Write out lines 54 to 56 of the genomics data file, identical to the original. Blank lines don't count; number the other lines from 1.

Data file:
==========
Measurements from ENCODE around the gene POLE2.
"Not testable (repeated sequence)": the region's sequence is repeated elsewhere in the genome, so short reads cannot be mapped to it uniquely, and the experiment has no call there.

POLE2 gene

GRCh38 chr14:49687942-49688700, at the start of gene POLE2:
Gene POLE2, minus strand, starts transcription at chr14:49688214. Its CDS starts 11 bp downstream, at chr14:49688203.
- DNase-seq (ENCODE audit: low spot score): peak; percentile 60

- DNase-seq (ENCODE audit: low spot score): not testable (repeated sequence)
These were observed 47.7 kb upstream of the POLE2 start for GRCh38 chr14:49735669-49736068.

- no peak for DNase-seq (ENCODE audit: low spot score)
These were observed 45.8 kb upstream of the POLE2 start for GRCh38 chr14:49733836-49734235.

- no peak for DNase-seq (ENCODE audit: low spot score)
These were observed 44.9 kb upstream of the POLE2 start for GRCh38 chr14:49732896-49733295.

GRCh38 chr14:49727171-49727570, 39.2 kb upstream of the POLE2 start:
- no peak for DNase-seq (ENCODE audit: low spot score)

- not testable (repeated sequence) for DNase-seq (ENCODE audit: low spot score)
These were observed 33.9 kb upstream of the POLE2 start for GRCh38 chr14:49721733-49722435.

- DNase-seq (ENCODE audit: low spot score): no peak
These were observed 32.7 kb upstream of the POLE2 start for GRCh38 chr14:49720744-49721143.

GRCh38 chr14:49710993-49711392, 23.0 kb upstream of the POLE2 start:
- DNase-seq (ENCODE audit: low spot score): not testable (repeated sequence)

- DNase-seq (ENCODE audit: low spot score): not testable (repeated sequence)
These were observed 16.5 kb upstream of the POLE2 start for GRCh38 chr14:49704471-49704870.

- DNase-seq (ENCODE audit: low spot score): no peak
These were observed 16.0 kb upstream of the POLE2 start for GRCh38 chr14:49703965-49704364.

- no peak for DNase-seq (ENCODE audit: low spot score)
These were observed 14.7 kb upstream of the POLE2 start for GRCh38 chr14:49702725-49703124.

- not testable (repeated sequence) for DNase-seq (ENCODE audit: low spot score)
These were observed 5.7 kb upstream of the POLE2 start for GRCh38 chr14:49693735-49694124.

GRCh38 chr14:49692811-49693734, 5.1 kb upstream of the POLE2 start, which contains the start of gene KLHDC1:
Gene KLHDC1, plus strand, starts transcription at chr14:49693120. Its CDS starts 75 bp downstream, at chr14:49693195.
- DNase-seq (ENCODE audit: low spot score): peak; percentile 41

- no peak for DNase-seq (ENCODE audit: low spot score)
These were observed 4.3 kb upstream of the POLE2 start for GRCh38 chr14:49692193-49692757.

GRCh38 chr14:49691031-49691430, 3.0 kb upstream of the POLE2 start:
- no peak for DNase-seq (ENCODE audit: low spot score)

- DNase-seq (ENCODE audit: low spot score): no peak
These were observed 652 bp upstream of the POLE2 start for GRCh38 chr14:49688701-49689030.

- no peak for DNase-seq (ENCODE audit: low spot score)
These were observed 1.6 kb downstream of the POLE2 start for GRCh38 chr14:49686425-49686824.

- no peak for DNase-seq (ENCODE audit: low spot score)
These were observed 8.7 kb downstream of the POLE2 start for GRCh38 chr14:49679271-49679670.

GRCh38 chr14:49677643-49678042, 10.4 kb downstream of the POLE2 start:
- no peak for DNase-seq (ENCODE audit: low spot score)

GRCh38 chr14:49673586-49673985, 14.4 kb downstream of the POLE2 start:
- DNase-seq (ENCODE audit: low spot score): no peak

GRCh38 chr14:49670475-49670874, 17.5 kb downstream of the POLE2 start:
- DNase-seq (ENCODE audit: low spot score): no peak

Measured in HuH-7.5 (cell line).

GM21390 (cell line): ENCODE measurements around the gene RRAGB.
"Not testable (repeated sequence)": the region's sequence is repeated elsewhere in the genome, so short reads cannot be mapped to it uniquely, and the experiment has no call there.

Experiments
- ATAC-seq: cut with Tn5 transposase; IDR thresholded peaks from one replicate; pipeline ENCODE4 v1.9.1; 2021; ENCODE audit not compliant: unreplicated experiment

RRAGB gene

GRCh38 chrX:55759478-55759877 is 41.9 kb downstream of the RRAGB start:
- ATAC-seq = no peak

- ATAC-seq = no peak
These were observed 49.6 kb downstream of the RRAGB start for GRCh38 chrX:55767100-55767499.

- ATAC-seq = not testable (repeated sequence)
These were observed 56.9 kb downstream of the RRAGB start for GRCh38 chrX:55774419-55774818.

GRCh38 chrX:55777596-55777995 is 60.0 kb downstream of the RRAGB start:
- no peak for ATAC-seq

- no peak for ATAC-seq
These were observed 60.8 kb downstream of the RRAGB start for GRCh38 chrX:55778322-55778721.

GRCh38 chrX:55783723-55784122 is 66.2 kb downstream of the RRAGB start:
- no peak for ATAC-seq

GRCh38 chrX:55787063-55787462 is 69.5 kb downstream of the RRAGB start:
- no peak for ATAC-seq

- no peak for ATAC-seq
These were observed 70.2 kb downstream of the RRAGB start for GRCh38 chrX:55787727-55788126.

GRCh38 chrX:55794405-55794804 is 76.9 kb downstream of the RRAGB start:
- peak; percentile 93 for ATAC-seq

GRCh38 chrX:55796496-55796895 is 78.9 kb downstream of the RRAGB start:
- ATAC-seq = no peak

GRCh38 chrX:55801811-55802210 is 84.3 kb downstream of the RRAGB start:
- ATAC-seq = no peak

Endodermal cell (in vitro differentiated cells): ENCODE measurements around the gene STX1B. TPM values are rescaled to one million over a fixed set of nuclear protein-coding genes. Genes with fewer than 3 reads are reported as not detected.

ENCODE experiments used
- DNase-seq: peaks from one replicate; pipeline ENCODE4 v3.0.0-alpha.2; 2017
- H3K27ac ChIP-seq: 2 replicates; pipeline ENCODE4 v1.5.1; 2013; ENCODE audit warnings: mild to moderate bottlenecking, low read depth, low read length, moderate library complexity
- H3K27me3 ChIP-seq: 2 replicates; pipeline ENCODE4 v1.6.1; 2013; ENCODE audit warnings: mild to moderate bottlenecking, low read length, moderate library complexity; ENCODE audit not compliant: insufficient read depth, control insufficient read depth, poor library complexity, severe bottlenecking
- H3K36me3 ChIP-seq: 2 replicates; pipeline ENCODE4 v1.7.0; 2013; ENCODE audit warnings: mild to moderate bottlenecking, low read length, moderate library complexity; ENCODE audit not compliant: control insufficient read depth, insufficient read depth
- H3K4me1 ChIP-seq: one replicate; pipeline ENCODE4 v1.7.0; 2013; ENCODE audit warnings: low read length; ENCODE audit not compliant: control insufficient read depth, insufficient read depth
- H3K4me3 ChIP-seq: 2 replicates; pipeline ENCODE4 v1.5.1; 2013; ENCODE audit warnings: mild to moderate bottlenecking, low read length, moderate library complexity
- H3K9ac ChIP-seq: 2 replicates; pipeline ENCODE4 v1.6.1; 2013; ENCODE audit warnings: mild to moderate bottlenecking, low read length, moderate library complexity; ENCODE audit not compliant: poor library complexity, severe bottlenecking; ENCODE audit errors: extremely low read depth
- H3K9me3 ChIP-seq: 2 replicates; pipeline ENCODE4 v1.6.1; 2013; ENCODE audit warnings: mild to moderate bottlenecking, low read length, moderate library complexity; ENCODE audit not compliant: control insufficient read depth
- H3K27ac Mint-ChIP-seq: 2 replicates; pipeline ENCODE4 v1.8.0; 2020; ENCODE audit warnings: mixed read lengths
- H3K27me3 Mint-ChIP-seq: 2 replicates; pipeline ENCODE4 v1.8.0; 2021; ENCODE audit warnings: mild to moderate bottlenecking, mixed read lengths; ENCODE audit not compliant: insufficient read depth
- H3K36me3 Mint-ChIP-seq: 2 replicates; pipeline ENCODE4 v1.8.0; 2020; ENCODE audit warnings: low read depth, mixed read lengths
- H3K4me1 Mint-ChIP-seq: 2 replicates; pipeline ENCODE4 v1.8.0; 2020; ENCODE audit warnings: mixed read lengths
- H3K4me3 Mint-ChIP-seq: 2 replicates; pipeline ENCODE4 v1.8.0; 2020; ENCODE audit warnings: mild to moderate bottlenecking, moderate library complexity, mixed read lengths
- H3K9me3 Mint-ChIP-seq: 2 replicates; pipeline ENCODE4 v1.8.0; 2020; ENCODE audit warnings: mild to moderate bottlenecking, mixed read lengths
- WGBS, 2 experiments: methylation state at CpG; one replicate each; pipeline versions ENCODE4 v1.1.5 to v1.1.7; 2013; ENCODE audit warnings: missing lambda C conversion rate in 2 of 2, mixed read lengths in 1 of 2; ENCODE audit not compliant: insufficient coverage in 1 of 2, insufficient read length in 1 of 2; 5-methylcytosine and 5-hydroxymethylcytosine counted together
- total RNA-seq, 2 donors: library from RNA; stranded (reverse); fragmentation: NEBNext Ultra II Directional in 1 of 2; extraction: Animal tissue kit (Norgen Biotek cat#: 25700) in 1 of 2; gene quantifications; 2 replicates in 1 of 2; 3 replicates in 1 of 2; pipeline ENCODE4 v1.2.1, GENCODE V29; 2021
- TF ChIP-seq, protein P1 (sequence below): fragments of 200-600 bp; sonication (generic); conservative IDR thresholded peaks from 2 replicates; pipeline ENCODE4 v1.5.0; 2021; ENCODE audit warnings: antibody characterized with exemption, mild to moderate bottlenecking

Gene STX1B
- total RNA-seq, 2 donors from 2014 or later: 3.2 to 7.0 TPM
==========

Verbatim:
GRCh38 chrX:55759478-55759877 is 41.9 kb downstream of the RRAGB start:
- ATAC-seq = no peak

- ATAC-seq = no peak